A decade ago, ESA fluvial geomorphologists Jason White and Eric Ginney accompanied the Trinity County Resource Conservation District (TCRCD) to the Weaverville Community Forest to assess a highly impaired reach of West Weaver Creek.
West Weaver Creek’s pristine headwaters in the Trinity Alps Wilderness provide valuable habitat for endangered coho salmon in the Trinity River watershed downstream of the Lewiston Dam. However, portions of West Weaver Creek have been severely impacted by past hydraulic mining and recent fires.
Jason and Eric entered into a collaboration with the TCRCD and the US Forest Service that began with assessment of the watershed and culminated in the restoration of a highly degraded reach of West Weaver Creek that had been mined and was completely scoured to bedrock.
In addition to environmental compliance and permitting services, ESA led the design to reconstruct a 1,000-foot section of degraded streambed into a series of natural instream pools with rock features aimed to create habitat complexity, improve fish migration, enhance groundwater-surface water interactions, promote sediment retention, and expand the riparian zone.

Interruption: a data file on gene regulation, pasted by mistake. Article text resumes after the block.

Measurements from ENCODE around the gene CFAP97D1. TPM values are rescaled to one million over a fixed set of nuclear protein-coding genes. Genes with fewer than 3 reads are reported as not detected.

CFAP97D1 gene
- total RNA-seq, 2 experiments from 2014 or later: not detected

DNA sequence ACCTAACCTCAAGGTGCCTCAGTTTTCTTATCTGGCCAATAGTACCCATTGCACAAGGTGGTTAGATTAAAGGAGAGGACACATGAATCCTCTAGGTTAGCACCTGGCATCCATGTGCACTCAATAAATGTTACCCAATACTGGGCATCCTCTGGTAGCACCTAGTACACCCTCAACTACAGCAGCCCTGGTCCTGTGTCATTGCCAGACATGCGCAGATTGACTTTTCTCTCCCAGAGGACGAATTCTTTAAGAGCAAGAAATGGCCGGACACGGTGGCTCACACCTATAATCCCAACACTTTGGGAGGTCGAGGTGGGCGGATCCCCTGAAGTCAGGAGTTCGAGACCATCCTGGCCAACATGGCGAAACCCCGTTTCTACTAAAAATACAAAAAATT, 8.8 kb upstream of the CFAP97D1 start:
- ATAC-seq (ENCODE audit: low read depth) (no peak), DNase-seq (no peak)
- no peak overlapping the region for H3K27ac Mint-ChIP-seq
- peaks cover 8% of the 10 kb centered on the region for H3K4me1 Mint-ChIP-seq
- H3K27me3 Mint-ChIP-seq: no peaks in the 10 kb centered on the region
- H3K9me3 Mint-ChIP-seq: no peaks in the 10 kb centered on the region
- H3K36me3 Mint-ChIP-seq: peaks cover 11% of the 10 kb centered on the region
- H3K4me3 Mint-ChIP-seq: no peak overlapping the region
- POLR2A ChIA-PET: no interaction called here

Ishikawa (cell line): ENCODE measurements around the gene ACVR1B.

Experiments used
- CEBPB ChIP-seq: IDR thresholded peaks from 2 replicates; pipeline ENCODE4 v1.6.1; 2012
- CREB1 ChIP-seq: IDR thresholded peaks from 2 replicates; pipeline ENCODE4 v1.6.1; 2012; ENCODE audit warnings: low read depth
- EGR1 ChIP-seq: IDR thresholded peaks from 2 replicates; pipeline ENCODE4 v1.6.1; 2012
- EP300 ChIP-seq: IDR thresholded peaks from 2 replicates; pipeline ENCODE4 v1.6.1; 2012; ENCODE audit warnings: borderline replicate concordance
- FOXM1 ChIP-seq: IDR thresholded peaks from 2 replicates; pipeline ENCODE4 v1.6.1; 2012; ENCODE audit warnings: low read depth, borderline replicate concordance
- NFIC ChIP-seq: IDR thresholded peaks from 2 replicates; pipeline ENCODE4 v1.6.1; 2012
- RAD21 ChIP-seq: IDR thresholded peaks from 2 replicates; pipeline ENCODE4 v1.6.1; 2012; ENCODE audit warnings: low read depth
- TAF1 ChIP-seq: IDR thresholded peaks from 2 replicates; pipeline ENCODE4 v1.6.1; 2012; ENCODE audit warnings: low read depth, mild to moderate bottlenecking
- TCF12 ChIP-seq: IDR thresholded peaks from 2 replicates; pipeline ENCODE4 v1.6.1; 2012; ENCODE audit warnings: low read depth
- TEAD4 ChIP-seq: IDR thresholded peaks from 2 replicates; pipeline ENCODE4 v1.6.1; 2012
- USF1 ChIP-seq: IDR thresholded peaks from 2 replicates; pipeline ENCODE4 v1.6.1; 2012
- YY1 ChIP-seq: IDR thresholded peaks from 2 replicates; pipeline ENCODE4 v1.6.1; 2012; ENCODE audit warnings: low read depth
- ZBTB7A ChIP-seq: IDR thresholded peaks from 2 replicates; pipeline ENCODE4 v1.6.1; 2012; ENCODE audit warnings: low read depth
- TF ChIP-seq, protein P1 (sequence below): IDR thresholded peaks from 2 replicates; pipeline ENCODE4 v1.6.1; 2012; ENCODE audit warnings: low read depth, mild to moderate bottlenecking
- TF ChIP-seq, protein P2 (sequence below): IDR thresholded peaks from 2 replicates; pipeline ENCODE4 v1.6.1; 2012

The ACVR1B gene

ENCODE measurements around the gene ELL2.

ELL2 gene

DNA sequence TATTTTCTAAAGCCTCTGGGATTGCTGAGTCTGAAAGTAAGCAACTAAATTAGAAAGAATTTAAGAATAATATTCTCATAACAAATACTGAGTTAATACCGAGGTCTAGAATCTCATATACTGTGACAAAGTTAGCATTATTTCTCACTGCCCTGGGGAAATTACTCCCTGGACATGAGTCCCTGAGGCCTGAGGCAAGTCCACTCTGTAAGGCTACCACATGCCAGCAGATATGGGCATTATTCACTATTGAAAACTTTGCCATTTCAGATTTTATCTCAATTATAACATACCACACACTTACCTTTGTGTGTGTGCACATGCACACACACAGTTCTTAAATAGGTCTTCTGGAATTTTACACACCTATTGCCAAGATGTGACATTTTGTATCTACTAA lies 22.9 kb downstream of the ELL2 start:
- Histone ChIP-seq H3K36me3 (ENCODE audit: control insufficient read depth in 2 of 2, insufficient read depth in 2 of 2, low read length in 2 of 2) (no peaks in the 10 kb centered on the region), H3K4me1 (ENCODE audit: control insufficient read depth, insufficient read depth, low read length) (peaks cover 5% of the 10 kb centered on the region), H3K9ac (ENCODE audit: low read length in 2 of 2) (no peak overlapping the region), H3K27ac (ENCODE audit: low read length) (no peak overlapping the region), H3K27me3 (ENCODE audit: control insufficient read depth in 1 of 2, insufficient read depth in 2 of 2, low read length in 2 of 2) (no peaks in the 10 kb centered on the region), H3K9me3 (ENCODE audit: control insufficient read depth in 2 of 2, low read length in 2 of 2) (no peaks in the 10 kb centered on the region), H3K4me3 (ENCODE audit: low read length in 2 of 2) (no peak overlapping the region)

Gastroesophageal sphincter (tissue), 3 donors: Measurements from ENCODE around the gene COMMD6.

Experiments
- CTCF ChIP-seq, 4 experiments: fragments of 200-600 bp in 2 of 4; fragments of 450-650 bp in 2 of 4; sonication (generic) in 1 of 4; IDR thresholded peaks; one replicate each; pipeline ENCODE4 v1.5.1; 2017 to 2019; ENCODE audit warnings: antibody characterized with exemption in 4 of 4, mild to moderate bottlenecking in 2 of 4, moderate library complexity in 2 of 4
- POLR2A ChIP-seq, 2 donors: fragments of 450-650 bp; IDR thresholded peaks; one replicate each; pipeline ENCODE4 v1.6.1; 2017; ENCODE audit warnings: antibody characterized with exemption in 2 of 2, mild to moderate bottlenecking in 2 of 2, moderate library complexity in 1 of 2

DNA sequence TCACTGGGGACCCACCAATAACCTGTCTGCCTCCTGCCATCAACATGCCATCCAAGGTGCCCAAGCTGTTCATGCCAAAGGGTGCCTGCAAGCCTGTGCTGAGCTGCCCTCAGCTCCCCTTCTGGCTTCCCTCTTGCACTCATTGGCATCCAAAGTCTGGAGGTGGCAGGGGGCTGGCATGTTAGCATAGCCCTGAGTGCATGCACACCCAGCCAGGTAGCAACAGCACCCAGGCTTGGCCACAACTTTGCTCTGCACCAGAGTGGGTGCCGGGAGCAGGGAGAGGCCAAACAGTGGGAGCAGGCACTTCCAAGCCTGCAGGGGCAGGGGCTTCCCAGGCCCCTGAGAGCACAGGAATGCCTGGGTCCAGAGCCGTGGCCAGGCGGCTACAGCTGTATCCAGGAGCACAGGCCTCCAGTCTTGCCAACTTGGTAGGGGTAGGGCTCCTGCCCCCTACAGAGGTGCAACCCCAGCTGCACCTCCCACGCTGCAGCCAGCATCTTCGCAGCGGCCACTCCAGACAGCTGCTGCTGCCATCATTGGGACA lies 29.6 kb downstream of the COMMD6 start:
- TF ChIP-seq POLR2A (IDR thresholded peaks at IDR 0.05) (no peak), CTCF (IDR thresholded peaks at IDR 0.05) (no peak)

West Weaver Creek in 2015, before ESA’s restoration design was implemented (above) and after in 2020 (below).
Since construction by McCullough Construction in 2017, the site has seen a dramatic improvement in the riparian and instream habitat conditions. Preliminary results from a current monitoring study by Bret Harvey, a research fish biologist with the US Forest Service, and his team have shown a promising increase in fish residing in the restored reach, as demonstrated in the dot graph at right (source: US Fish Forest Service).
We look forward to seeing this site continue to transform back into a highly functioning stream and riparian corridor.